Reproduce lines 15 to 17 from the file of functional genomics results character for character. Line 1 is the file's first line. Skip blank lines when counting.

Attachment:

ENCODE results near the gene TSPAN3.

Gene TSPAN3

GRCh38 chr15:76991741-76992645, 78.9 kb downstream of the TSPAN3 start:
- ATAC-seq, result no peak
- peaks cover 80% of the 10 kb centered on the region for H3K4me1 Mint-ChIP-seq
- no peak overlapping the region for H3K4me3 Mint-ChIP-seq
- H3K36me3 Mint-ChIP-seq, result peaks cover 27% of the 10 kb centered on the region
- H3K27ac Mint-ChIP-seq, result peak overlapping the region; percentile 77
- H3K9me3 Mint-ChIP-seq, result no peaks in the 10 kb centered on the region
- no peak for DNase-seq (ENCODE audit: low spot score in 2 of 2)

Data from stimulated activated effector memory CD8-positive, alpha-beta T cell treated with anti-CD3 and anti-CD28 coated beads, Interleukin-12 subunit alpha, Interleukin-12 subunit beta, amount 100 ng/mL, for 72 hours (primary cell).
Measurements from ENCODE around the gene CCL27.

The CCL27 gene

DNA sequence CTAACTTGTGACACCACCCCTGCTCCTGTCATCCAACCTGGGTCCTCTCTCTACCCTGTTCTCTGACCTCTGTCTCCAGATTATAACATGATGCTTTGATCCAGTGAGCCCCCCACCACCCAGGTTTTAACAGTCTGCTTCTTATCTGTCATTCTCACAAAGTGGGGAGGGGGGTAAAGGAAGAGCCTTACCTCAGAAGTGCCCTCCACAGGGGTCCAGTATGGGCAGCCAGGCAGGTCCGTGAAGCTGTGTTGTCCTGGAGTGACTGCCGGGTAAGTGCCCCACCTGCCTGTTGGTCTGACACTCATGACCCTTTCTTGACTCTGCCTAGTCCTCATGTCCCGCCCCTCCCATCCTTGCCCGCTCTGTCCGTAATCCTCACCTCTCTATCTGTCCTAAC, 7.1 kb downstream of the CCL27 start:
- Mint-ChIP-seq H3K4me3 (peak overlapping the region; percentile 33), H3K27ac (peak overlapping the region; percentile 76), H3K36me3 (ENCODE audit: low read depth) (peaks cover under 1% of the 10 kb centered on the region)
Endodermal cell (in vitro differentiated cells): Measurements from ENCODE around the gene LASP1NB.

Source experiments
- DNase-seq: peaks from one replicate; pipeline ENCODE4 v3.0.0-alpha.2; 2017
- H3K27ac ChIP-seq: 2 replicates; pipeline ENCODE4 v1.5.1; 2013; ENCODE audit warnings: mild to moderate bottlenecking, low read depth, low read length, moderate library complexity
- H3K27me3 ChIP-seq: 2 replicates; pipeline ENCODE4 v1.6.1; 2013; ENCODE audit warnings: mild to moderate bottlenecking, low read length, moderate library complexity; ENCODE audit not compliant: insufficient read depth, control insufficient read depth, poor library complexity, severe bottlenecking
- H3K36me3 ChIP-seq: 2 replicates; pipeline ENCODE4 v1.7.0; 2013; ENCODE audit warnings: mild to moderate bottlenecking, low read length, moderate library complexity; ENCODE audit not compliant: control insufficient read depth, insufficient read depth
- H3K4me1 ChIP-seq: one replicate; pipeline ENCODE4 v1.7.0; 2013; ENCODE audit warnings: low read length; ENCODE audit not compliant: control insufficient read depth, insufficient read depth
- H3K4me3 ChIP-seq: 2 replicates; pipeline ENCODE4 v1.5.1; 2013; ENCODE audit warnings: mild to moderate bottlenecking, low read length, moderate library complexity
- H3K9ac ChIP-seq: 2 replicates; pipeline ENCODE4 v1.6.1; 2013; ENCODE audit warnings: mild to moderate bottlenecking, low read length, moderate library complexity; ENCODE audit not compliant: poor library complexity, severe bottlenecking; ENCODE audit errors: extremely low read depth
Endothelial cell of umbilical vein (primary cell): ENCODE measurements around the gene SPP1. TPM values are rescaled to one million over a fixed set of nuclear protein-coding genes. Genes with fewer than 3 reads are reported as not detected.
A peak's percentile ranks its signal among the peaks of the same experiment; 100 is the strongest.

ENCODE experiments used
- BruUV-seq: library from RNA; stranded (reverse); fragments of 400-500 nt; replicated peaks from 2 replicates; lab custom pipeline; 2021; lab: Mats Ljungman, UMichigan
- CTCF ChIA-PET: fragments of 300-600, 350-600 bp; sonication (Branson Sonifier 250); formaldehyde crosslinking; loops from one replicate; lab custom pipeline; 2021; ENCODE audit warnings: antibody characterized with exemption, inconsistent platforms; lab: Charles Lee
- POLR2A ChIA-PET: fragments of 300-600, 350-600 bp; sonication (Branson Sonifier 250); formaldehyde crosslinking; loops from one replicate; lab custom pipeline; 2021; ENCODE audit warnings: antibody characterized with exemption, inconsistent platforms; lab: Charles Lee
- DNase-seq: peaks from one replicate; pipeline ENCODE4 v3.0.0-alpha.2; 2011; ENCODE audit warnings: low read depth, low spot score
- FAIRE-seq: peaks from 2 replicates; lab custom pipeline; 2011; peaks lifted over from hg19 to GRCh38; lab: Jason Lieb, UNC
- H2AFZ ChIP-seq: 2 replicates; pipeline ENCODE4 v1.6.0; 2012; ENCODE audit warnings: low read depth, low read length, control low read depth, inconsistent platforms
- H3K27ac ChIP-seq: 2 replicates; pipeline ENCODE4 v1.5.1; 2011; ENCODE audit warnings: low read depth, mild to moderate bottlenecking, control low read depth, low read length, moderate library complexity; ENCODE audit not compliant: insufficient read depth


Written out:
- Mint-ChIP-seq H3K4me3 (peak overlapping the region; percentile 33), H3K27ac (peak overlapping the region; percentile 76), H3K36me3 (ENCODE audit: low read depth) (peaks cover under 1% of the 10 kb centered on the region)
Endodermal cell (in vitro differentiated cells): Measurements from ENCODE around the gene LASP1NB.

Source experiments